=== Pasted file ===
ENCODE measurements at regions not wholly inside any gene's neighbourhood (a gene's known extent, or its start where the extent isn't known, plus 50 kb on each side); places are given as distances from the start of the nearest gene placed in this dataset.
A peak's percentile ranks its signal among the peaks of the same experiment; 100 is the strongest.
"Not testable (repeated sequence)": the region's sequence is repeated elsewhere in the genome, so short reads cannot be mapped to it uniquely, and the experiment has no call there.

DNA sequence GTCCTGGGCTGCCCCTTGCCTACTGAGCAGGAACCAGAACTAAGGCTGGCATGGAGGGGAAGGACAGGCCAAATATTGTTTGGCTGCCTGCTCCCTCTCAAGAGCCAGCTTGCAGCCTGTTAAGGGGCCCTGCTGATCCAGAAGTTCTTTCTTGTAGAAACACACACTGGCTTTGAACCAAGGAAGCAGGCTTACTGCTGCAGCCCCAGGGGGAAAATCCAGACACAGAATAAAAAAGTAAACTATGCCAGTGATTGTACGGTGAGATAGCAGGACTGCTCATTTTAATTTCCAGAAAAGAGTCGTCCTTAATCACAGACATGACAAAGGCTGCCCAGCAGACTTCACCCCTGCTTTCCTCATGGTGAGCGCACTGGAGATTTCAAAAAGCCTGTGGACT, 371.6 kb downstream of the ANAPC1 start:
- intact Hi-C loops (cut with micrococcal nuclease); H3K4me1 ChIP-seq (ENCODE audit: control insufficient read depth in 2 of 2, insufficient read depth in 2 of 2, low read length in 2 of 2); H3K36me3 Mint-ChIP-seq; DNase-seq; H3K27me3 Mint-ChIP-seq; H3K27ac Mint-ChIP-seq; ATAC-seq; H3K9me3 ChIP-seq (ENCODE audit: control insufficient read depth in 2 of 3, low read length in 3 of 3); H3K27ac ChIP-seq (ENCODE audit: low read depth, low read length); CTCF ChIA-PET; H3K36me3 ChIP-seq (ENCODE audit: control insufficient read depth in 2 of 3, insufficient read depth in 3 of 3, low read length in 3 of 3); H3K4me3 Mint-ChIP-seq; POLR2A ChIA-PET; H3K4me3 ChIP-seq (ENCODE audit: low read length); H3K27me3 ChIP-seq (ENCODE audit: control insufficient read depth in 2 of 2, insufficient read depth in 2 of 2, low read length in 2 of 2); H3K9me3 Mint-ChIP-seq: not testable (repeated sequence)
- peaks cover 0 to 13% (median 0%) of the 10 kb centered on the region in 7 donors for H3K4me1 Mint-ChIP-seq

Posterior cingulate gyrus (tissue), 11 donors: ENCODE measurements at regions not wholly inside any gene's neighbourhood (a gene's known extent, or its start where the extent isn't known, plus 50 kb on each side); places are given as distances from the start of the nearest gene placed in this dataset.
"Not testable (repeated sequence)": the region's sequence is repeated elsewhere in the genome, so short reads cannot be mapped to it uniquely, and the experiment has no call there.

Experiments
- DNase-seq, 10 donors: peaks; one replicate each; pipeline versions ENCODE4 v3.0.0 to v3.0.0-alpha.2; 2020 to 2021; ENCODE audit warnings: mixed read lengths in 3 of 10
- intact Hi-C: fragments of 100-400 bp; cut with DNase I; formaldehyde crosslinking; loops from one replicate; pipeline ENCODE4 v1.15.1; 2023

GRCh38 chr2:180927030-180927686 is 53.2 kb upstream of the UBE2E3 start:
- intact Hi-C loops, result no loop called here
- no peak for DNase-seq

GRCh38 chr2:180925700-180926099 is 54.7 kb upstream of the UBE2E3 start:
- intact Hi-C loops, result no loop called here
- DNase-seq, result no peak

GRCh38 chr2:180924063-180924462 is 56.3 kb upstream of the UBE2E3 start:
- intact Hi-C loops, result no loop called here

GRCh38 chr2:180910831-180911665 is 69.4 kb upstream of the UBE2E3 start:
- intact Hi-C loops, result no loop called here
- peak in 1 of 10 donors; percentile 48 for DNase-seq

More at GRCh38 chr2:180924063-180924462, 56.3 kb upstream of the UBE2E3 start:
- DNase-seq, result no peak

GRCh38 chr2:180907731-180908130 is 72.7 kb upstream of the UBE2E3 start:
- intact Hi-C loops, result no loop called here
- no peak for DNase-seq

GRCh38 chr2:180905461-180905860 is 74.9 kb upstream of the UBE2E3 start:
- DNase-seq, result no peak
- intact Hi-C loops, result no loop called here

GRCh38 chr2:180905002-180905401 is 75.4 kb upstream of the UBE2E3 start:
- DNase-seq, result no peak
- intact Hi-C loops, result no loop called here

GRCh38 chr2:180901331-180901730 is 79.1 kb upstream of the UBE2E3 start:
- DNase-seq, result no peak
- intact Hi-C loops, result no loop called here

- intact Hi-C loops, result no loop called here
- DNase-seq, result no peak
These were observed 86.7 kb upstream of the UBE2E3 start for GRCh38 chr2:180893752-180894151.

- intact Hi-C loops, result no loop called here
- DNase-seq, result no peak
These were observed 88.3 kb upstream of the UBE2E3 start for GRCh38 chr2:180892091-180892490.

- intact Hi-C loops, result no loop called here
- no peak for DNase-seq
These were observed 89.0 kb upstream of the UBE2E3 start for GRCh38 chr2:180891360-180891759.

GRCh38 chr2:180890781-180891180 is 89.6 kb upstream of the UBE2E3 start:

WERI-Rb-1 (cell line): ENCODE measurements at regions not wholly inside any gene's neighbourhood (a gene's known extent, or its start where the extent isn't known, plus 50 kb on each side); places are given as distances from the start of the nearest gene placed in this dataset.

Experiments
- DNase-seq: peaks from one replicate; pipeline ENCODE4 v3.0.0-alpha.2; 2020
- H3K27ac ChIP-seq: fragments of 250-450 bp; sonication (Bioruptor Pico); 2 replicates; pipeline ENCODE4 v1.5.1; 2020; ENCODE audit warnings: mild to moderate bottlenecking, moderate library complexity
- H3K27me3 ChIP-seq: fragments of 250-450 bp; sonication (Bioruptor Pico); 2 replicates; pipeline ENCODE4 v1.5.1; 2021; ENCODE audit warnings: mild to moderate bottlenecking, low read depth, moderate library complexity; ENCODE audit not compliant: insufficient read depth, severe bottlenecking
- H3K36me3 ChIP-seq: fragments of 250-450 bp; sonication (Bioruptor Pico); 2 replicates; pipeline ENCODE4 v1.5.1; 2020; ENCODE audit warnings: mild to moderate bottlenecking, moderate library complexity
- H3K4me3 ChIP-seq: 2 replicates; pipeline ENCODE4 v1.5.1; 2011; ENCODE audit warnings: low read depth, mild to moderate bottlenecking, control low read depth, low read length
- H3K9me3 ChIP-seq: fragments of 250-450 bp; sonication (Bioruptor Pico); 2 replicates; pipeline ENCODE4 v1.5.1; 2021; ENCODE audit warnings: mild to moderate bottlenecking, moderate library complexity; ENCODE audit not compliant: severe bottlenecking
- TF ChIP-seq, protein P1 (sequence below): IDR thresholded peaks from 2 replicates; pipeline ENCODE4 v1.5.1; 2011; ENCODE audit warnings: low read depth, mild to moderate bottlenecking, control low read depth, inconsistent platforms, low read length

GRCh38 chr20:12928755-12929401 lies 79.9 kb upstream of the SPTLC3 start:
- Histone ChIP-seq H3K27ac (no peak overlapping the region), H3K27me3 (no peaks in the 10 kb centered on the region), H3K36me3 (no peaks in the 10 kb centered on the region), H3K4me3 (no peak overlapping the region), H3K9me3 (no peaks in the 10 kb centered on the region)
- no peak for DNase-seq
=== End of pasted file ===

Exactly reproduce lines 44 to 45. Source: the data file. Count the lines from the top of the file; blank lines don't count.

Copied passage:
- no peak for DNase-seq
These were observed 89.0 kb upstream of the UBE2E3 start for GRCh38 chr2:180891360-180891759.